By Anne E. Kornblut and Perry Bacon Jr.
Washington Post Staff Writers
Tuesday, July 17, 2007
He raises tens of millions of dollars over a few months. His supporters are passionate, almost fanatical. And his grass-roots movement threatens a more established rival.
A description of Howard Dean in 2003 or Sen. Barack Obama today?
Obama campaign advisers -- many of them campaign veterans who watched Dean's slow rise and rapid descent at close range -- reject the comparison, arguing that their candidate and organization won't repeat the mistakes of the former Vermont governor.
But as Obama has shattered fundraising records over the past few months while continuing to trail Sen. Hillary Rodham Clinton (D-N.Y.) by double digits in polls, the challenge for the senator from Illinois has become clear: He must turn the intense devotion of his backers into a force that can win primaries, expanding his base of support beyond the narrow band of Democratic elites who backed Dean.
"It looks like a movement candidacy, and it's generating an enormous amount of enthusiasm, excitement and money," said Steve McMahon, a Democratic strategist who was a top adviser to Dean. "The question now -- as in all movements like this -- is whether or not the voters and the votes will follow."
Campaign finance records released Sunday showed the financial juggernaut that is Obama's candidacy: 258,000 individual donors, support from all over the country and $32.8 million raised over the past three months, $10 million more than Clinton raised for the Democratic primary over that period.
Yet Obama trailed Clinton by 16 points when he entered the race in February and by 15 points last month, according to polling by The Washington Post and ABC News.
Senior advisers to Obama say they are not troubled that he has not overtaken Clinton. They talk often about a "sequential strategy" that focuses exclusively on building a robust campaign organization in Iowa, where a caucus victory could provide a springboard to success in the New Hampshire primary and the early nominating contests beyond.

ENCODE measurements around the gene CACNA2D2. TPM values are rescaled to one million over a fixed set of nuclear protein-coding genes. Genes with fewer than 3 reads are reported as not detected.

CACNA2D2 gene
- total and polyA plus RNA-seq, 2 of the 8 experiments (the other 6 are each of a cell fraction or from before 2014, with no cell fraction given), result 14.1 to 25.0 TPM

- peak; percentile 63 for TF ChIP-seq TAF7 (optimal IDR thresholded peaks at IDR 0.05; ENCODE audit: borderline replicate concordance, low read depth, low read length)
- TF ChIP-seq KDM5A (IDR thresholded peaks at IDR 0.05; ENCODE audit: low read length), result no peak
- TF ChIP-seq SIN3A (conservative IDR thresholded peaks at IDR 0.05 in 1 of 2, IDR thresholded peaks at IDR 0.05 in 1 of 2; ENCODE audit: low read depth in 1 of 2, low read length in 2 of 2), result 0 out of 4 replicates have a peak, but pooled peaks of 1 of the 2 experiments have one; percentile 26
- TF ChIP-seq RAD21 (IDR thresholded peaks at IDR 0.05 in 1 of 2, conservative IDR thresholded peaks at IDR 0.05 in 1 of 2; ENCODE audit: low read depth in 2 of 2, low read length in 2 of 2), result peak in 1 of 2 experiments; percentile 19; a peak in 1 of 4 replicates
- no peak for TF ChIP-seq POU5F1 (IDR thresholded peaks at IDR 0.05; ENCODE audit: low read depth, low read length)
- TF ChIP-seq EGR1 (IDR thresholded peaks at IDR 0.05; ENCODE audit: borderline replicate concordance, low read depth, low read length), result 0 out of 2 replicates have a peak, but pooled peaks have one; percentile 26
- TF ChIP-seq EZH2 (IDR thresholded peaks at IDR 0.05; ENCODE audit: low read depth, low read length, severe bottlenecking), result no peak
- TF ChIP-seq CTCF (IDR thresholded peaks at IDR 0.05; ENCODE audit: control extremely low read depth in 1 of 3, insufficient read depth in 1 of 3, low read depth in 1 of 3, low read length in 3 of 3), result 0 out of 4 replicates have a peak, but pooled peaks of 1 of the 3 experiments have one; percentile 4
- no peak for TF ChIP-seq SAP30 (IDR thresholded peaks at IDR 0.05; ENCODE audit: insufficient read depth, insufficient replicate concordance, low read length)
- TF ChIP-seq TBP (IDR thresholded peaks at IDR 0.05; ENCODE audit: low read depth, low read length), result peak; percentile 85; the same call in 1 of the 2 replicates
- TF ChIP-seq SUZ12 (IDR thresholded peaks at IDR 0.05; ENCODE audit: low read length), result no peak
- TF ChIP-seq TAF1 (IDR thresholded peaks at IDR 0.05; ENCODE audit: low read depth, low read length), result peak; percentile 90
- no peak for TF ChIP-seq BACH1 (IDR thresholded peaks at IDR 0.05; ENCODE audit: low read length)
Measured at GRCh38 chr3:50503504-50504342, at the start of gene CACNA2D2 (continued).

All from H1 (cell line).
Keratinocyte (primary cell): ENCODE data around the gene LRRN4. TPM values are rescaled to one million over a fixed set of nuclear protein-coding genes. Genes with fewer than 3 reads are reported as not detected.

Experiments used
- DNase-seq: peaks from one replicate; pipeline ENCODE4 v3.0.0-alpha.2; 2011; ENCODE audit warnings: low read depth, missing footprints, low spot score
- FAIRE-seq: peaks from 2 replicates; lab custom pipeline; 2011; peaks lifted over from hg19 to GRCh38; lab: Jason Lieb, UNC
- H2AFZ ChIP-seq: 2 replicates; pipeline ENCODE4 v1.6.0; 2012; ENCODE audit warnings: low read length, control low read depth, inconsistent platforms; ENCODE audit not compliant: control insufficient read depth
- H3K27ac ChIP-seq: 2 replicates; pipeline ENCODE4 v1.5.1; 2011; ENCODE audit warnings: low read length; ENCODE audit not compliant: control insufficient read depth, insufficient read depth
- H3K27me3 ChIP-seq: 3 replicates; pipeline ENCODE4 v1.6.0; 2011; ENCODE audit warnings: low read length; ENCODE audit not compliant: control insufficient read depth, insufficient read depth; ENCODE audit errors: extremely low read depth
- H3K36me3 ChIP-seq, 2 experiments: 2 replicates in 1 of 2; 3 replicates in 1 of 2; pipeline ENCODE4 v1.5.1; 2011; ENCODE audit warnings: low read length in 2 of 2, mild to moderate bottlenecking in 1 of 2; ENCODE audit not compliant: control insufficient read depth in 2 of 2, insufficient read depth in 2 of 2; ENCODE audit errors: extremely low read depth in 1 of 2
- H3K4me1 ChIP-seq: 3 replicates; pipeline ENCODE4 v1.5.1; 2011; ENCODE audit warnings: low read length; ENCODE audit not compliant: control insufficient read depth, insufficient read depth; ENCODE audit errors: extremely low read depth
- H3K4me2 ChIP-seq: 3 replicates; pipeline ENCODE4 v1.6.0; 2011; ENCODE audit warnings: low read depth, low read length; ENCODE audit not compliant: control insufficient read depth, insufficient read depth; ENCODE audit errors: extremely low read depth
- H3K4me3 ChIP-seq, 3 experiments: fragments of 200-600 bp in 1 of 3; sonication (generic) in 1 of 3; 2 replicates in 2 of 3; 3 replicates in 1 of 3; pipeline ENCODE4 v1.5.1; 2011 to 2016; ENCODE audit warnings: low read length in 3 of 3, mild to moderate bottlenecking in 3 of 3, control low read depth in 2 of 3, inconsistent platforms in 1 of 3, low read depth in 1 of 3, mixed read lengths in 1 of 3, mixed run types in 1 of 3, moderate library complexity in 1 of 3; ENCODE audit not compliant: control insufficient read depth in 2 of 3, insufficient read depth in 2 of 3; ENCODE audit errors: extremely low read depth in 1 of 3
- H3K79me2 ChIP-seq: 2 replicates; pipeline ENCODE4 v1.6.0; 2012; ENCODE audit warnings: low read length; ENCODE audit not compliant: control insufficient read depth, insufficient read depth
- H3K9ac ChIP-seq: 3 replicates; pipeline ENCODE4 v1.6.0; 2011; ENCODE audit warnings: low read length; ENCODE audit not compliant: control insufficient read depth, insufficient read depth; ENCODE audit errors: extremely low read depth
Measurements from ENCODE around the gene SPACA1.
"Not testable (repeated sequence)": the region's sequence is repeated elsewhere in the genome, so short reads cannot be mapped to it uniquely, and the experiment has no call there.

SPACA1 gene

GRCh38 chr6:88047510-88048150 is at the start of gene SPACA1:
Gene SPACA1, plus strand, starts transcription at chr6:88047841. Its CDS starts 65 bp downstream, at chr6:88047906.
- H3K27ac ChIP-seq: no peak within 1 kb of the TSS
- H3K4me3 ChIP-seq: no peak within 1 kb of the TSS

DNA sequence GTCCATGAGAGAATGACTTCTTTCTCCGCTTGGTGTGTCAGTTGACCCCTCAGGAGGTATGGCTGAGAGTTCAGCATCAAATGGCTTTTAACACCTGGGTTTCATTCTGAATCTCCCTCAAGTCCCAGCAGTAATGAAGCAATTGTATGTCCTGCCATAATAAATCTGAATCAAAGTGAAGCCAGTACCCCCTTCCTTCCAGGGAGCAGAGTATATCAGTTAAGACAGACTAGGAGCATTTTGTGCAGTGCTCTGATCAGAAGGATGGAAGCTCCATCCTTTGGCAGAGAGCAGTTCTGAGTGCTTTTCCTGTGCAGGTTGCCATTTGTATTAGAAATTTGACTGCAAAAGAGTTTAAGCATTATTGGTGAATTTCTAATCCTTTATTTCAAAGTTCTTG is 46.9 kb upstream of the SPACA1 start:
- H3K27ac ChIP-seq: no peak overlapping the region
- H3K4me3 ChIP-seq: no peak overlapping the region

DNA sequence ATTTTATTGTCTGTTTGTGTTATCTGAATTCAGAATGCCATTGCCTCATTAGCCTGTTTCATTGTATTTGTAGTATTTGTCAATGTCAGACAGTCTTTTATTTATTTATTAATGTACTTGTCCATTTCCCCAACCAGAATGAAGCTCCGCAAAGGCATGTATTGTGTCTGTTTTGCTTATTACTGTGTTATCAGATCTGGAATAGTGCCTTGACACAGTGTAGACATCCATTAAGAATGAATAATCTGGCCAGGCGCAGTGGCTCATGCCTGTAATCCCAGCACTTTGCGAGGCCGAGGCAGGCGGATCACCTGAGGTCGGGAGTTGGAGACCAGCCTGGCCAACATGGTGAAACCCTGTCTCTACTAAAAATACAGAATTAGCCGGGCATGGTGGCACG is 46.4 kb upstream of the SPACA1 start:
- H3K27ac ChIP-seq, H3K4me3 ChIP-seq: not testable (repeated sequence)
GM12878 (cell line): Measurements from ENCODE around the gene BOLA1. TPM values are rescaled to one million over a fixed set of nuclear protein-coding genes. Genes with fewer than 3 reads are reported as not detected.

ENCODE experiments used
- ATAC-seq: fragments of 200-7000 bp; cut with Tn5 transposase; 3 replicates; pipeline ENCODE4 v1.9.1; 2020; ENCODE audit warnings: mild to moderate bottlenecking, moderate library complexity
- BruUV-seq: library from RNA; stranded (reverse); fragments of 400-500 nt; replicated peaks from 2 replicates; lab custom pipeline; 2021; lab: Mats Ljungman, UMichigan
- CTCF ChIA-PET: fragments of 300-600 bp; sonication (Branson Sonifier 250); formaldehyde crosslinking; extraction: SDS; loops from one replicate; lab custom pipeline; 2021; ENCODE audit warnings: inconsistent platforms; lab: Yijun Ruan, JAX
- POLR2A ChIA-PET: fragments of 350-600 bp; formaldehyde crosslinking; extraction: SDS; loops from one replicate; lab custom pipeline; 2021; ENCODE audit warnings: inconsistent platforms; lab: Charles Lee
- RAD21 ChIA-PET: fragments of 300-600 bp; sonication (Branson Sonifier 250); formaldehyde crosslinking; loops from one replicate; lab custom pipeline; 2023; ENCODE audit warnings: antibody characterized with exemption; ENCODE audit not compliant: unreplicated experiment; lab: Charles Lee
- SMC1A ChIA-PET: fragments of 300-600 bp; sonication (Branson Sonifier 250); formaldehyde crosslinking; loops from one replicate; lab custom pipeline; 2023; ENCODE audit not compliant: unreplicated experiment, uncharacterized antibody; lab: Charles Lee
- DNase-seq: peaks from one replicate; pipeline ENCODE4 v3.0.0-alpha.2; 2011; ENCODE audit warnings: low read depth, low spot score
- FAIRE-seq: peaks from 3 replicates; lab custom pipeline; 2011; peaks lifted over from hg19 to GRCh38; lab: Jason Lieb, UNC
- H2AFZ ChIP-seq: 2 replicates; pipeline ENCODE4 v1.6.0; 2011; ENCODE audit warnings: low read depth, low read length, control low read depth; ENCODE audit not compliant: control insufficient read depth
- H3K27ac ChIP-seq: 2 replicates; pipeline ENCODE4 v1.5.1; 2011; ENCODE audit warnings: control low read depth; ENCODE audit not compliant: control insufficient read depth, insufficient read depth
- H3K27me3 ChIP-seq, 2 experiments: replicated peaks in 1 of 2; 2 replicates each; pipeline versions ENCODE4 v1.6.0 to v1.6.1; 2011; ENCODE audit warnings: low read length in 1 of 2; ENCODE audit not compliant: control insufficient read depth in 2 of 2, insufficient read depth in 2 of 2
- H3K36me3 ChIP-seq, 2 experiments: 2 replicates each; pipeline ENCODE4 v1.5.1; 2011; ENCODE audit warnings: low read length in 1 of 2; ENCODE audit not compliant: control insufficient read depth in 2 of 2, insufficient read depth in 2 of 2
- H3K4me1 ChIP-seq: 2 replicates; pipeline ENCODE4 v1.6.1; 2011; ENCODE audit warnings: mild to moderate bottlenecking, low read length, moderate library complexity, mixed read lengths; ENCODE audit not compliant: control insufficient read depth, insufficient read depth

They argue that Obama's potent fundraising -- if managed wisely -- will allow him to compete directly with Clinton in the raft of states holding primaries on Feb. 5. And, they say, he is holding his own in the early-voting states on which his strategy depends.
"The national polls are irrelevant," David Plouffe, Obama's campaign manager, said in an interview last week.
"If they were affecting us -- hurting our ability to raise money or build campaign infrastructures around the country -- maybe we would be concerned, but they're not," Plouffe continued. "History reliably suggests it is not an indicator of how these elections are going to transpire."
Although Clinton has maintained a double-digit lead in many national polls, Cornell Belcher, one of Obama's pollsters, said the race is much closer in the early states where residents know more about Obama.
Strategists for all of the campaigns agree that voters' opinions of the candidates are undefined and that a clearer picture is expected to emerge after Labor Day, when voters will be paying more attention.
Democratic advisers in campaigns other than Clinton's say history is on their side: Only twice in the past eight contested primaries has the Democrat leading at this stage gone on to win the nomination.
In June 2003, Sen. Joseph I. Lieberman of Connecticut led the field of Democratic candidates with 20 percent of the support in a Gallup poll; Rep. Richard A. Gephardt of Missouri came in second, with 15 percent; and the eventual nominee, Sen. John F. Kerry of Massachusetts, was in third place with 13 percent. And Dean, who is now chairman of the Democratic Party, led both national and state polls in December 2003, only to lose primary after primary over the next few months.
Yet some strategists see similarities between Obama and Dean -- as well as former senator Bill Bradley (N.J.), who ran a losing campaign against then-Vice President Al Gore in the 2000 Democratic primaries.
Like Dean and Bradley, Obama is strongest among elites, whom other Democrats derisively call "latte liberals" -- a group that voices strong opinions but is not big enough to win him the nomination. Polls show that Obama is ahead of Clinton among voters with college degrees, while Clinton has a huge lead among voters who make less than $35,000 and those who have graduated only from high school.